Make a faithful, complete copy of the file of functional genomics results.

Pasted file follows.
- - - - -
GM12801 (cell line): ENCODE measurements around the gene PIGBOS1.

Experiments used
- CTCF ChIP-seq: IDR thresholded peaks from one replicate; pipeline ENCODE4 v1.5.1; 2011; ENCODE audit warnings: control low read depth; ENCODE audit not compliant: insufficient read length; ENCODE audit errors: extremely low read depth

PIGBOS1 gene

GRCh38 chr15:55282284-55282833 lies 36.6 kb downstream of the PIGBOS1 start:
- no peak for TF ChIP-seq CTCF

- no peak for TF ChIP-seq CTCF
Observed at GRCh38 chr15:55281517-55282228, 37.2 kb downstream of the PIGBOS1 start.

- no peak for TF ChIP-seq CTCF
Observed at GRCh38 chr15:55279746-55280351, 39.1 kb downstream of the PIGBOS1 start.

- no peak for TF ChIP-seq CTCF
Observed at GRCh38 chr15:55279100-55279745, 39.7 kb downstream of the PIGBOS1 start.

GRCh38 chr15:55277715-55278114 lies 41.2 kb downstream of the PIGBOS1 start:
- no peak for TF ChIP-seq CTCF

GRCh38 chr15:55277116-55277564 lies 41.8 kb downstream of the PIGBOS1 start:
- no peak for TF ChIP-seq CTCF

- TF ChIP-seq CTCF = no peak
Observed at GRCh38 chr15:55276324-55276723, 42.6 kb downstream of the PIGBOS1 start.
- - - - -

GM12801 (cell line): ENCODE measurements around the gene PIGBOS1.

Experiments used
- CTCF ChIP-seq: IDR thresholded peaks from one replicate; pipeline ENCODE4 v1.5.1; 2011; ENCODE audit warnings: control low read depth; ENCODE audit not compliant: insufficient read length; ENCODE audit errors: extremely low read depth

PIGBOS1 gene

GRCh38 chr15:55282284-55282833 lies 36.6 kb downstream of the PIGBOS1 start:
- no peak for TF ChIP-seq CTCF

- no peak for TF ChIP-seq CTCF
Observed at GRCh38 chr15:55281517-55282228, 37.2 kb downstream of the PIGBOS1 start.

- no peak for TF ChIP-seq CTCF
Observed at GRCh38 chr15:55279746-55280351, 39.1 kb downstream of the PIGBOS1 start.

- no peak for TF ChIP-seq CTCF
Observed at GRCh38 chr15:55279100-55279745, 39.7 kb downstream of the PIGBOS1 start.

GRCh38 chr15:55277715-55278114 lies 41.2 kb downstream of the PIGBOS1 start:
- no peak for TF ChIP-seq CTCF

GRCh38 chr15:55277116-55277564 lies 41.8 kb downstream of the PIGBOS1 start:
- no peak for TF ChIP-seq CTCF

- TF ChIP-seq CTCF = no peak
Observed at GRCh38 chr15:55276324-55276723, 42.6 kb downstream of the PIGBOS1 start.